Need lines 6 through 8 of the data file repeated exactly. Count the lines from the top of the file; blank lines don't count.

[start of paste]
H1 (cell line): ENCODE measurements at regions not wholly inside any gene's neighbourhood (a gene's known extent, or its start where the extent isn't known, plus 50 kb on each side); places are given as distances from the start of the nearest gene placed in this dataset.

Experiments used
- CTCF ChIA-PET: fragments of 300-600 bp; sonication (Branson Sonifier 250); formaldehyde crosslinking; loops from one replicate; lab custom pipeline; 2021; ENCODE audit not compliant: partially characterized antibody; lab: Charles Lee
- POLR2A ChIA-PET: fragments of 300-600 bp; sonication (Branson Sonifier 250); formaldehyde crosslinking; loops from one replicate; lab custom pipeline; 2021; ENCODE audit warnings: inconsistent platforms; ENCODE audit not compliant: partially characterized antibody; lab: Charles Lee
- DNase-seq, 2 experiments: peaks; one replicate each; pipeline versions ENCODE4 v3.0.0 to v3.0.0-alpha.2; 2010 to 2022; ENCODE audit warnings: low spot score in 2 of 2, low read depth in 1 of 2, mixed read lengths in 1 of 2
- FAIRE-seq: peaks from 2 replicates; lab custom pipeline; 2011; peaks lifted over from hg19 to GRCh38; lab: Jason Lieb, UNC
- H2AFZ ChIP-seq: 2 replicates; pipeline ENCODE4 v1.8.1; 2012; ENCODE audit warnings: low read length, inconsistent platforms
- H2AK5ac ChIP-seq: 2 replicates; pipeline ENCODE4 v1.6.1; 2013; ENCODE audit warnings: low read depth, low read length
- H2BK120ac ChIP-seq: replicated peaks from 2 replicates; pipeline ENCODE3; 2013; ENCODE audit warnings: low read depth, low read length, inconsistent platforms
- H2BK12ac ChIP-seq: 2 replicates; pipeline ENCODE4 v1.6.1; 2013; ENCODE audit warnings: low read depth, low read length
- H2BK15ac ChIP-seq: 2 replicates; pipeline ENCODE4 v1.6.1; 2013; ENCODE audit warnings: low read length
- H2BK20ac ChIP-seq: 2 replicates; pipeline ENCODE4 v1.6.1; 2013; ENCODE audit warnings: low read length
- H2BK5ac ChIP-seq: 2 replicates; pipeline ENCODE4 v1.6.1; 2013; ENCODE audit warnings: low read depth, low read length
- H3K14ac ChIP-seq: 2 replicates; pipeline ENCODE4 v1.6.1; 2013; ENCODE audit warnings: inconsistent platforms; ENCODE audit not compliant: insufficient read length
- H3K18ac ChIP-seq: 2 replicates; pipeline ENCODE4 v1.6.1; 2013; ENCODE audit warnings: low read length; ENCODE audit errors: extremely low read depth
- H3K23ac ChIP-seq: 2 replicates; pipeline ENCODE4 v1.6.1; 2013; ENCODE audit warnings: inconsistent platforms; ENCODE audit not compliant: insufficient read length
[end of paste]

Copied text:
- FAIRE-seq: peaks from 2 replicates; lab custom pipeline; 2011; peaks lifted over from hg19 to GRCh38; lab: Jason Lieb, UNC
- H2AFZ ChIP-seq: 2 replicates; pipeline ENCODE4 v1.8.1; 2012; ENCODE audit warnings: low read length, inconsistent platforms
- H2AK5ac ChIP-seq: 2 replicates; pipeline ENCODE4 v1.6.1; 2013; ENCODE audit warnings: low read depth, low read length